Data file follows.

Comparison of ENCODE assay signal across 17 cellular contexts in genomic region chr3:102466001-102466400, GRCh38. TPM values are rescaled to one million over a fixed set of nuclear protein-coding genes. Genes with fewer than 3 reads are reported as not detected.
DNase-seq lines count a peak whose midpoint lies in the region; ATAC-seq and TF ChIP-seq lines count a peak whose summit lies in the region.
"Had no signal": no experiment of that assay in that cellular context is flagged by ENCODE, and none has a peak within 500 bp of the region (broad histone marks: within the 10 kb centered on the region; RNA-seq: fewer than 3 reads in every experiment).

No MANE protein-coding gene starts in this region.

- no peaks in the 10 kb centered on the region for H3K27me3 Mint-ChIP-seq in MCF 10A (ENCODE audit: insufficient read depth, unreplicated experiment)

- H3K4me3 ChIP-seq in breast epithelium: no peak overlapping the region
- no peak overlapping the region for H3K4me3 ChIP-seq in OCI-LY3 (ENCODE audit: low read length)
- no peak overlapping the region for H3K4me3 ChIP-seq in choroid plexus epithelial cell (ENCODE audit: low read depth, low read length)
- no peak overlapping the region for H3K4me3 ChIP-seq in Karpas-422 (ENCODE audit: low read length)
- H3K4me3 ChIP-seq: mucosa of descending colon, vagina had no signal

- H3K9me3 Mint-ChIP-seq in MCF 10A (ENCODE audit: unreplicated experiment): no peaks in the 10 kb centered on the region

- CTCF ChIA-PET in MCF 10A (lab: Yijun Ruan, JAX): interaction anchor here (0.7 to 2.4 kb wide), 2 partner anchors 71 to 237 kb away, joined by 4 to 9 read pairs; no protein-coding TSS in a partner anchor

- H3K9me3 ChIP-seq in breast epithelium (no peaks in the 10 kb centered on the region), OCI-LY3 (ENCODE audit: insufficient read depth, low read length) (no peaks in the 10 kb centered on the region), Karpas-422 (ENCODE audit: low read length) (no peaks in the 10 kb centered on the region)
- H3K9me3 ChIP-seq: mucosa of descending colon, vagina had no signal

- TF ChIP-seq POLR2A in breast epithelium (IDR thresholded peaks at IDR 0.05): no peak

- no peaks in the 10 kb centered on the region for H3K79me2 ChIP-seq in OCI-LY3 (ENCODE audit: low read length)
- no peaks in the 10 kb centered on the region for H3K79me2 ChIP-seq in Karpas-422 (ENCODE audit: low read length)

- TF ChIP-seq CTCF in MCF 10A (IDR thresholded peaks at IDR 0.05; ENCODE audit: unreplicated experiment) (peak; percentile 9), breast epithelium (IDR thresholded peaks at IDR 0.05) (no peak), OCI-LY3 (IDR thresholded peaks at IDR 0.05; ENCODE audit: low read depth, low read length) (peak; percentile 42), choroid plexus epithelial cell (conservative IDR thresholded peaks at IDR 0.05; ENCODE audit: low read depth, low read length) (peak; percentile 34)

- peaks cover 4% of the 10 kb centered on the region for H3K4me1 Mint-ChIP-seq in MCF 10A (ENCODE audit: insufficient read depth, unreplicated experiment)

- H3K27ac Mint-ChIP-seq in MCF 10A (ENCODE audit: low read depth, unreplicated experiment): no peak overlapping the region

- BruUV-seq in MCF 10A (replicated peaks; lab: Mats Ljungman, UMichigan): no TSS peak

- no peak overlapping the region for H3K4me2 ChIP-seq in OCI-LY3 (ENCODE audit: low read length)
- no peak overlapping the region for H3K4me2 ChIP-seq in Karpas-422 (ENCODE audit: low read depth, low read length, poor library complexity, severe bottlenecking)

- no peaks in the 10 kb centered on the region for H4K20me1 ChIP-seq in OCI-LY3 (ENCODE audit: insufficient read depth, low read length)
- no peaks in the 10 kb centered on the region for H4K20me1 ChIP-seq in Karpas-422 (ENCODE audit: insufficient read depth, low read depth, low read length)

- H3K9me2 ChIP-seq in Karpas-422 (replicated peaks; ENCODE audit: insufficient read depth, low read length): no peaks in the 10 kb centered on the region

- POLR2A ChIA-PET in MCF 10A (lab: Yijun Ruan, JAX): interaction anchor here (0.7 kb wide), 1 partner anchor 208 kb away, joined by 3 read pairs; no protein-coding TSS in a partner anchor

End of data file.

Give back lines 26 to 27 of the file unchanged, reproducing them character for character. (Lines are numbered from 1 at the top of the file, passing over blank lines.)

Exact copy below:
- H3K9me2 ChIP-seq in Karpas-422 (replicated peaks; ENCODE audit: insufficient read depth, low read length): no peaks in the 10 kb centered on the region

- POLR2A ChIA-PET in MCF 10A (lab: Yijun Ruan, JAX): interaction anchor here (0.7 kb wide), 1 partner anchor 208 kb away, joined by 3 read pairs; no protein-coding TSS in a partner anchor